This is when I have to ask myself, what are my intentions in regard to running. To stay healthy? Or to compete? To spend time doing something I love? Or to beat people? The responsible answer would be that I intend to stay healthy while doing what I love, and I do, but I also want to run well. I want to have respectable times. I want to PR. In short races, I want to place in my age group. Is that going to be possible? I just don’t know. I would rather walk some if it will allow me to continue running, but my pride will have to adapt to this new vision of who I am as a runner.

Another Half Marathon in the Books!

I thought we were smart to run a half marathon the first weekend of November. We would be able to do our long training runs during October, so it would be a little cooler. November 1 would likely be cool, but quite comfortable for a run. I imagined a bright crisp day, just perfect for runners, but maybe a bit cool for the spectators. Ahhhh…perfect running weather!

Then we arrived in Indianapolis for the Monumental Half Marathon. And it was freezing. I had kept a close eye on weather.com, but had hoped the meteorologists were mistaken. A 30 degree high? A windchill of 18? No way. Friday evening we did everything we could to avoid going outside. Thank goodness for the skywalks from the hotel to the expo and mall. We did have to venture out into the bitter cold to go to dinner. It was snowing! On Halloween night, it was snowing. The night before our race, it was snowing. It was only flurries that melted when they hit the ground, but I did not want to see any sort of white flakes. My niece from Chicago met us in Indy, and had failed to check the weather. She was not prepared for a cold run; we took care of that at the expo.

As we were getting ready for the race Saturday morning, my husband had the local news on, and indeed, the windchill was 18  degrees! It was time to layer up…three layers of shirts, leggings, earband, gloves, shorts over leggings. I was so grateful that our hotel was just around the corner from the starting line. When we arrived in the lobby that morning, we were greeted by a lobby full of runners who were waiting until the last possible moment to head to the starting line. We joined them in waiting. My sister was with us and had planned to watch the race. I knew the cold temps would be much harder on her than on us. Once we began to run, we would warm up. She was going to freeze.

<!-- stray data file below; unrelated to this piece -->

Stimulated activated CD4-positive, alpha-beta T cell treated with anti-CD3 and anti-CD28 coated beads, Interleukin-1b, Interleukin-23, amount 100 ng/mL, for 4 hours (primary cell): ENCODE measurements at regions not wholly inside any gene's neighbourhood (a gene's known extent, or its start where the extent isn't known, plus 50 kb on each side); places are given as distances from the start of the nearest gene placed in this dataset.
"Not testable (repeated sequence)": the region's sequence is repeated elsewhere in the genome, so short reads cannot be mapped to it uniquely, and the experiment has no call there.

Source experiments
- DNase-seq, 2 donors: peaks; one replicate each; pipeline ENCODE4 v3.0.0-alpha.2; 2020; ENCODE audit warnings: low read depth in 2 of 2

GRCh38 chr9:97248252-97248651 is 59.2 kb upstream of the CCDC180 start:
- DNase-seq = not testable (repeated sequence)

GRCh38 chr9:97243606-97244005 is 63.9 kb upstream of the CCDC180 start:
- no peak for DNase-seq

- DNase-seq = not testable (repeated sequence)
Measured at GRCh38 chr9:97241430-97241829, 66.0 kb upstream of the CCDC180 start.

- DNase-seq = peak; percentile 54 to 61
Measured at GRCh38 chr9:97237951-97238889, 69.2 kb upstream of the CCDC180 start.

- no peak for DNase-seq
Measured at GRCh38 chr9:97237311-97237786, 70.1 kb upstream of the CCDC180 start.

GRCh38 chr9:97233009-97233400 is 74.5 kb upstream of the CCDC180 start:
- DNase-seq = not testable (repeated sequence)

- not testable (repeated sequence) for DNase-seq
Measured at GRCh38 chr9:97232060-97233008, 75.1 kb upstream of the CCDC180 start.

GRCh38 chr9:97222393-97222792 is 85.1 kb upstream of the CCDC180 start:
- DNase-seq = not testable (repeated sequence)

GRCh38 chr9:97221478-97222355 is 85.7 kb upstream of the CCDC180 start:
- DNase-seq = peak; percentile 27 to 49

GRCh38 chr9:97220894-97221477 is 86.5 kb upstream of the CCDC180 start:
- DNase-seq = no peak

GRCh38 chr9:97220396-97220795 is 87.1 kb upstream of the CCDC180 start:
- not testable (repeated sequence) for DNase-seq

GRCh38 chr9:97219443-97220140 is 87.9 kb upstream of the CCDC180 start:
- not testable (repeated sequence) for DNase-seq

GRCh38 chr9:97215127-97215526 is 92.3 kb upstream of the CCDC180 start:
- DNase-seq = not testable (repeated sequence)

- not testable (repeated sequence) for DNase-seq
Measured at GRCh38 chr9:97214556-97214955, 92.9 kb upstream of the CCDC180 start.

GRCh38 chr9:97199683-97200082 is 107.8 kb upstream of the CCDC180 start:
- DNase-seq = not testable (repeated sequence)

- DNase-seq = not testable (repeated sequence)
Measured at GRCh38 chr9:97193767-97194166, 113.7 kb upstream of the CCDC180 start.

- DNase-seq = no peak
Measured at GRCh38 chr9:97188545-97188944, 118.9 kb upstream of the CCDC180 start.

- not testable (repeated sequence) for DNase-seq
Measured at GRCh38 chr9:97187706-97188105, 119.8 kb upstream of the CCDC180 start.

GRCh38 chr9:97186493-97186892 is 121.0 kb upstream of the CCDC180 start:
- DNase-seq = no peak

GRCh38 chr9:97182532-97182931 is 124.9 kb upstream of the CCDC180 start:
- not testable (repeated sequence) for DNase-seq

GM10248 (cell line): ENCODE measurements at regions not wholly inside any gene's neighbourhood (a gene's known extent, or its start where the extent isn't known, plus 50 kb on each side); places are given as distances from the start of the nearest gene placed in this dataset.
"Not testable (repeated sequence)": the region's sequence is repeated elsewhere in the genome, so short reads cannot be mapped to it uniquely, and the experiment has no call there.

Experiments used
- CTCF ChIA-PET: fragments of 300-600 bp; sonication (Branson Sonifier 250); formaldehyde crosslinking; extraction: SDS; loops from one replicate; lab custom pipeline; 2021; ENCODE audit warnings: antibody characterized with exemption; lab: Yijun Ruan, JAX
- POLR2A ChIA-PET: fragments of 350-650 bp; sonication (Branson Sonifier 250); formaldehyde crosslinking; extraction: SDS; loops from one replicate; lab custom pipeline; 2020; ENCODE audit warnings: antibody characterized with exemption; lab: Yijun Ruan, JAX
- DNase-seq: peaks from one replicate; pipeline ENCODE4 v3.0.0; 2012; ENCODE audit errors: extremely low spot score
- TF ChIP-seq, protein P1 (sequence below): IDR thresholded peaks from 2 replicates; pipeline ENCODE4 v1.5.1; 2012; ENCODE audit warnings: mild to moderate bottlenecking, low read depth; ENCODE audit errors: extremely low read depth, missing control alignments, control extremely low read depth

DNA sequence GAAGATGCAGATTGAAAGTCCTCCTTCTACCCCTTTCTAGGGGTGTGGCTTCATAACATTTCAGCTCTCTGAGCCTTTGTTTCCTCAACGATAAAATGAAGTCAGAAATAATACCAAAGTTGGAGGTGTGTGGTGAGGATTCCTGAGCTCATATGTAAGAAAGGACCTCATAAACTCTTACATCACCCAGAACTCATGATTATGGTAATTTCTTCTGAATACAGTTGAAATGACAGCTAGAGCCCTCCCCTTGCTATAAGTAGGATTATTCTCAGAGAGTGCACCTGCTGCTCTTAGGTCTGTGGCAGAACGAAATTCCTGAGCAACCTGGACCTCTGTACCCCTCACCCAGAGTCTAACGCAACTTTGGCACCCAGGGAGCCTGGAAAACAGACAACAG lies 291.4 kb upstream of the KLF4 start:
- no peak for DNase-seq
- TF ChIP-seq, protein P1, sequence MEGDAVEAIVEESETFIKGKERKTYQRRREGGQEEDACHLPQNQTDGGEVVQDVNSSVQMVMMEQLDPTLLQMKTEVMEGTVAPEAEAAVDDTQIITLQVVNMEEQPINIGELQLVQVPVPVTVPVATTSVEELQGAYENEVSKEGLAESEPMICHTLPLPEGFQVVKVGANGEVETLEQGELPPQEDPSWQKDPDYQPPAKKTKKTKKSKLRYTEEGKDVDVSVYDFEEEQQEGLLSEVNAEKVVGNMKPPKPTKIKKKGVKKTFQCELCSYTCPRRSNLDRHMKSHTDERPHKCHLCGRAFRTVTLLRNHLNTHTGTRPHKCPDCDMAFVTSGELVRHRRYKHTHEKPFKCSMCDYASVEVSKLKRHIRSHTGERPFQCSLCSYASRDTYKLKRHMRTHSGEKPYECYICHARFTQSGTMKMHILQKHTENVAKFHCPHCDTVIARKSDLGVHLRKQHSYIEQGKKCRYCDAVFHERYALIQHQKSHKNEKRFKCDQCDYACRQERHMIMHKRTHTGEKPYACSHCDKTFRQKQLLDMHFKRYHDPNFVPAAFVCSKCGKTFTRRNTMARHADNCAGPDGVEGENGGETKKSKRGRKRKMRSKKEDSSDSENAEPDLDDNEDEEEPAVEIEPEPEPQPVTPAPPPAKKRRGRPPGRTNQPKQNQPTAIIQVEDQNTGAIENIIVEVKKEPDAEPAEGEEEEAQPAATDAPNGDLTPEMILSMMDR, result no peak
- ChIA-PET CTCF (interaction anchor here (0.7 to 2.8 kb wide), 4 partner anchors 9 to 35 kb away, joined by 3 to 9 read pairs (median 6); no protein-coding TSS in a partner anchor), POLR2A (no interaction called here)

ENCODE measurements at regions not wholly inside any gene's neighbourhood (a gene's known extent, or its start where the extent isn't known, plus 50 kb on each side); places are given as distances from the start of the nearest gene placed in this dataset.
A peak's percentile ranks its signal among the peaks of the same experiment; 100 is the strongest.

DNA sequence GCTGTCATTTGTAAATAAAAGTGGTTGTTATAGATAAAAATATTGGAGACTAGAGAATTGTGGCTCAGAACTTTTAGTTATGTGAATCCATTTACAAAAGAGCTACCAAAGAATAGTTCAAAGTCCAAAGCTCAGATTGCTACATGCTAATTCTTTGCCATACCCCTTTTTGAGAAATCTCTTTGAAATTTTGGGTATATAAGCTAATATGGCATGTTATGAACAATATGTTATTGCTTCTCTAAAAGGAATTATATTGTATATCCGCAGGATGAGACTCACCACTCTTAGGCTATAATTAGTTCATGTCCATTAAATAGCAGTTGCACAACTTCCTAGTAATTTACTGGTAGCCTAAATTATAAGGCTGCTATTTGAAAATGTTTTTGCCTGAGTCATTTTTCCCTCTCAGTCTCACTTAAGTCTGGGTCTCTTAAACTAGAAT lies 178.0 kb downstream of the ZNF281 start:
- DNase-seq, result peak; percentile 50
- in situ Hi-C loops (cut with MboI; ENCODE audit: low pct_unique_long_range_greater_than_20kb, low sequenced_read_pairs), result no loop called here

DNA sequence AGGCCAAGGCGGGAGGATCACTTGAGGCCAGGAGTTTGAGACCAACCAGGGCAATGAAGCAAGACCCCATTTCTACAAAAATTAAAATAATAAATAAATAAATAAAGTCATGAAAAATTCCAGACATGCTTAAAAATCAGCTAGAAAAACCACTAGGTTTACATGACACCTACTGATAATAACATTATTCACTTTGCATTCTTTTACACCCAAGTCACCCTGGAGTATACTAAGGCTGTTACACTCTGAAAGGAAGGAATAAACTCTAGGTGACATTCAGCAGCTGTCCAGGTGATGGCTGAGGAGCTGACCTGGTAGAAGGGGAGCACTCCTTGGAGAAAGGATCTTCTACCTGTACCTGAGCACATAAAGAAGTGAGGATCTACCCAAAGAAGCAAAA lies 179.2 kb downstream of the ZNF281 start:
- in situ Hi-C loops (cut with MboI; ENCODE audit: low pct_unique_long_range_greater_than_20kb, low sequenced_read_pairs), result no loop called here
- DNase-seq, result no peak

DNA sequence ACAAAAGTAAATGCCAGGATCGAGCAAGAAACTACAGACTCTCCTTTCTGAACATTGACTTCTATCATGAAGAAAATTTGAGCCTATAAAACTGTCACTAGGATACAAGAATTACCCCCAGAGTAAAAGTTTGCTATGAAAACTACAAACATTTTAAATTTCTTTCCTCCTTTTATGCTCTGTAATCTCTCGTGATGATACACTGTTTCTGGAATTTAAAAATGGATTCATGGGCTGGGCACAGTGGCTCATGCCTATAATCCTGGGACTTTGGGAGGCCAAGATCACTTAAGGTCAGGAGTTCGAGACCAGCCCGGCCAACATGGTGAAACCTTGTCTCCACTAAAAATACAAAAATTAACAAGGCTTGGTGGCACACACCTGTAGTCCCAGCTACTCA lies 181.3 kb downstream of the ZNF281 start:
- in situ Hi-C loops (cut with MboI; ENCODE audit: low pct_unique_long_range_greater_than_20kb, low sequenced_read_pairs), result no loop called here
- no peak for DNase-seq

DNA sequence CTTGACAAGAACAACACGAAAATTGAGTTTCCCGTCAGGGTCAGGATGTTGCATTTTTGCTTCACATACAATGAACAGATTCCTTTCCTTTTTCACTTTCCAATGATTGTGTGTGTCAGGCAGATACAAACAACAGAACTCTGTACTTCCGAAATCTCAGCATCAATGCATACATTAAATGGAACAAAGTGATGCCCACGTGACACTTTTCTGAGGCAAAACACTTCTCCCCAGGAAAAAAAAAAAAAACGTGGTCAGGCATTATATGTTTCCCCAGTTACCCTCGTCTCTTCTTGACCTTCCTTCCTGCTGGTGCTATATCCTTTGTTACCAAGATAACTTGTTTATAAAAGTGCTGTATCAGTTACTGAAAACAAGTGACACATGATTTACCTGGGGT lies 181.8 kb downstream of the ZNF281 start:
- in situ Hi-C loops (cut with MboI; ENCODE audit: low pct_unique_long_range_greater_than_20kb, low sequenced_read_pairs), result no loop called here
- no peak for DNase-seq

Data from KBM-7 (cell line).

preindy

It was finally time for the race to begin. As I previously posted, this was to be Erin’s first half marathon. Erin had not trained for her first half marathon. I promised her that we would walk if necessary, and I was prepared to just enjoy the race without worrying about my time. I was also running this race for a charity, which I had never done. Two weeks before the race, I decided I would raise money for St. Jude Children’s Hospital. In those two weeks, my friends and family donated $1775; that is better than any PR.

I kissed my husband as he headed to his starting point, and Erin and I found our place. Usually I am so nervous before a race that my stomach is upset and my mind is racing. I wasn’t nervous at all for this race. I was there with 10,000 other runners, ready to run my sixth half marathon.

The starting line on the Monumental Marathon and Half Marathon

The starting line on the Monumental Marathon and Half Marathon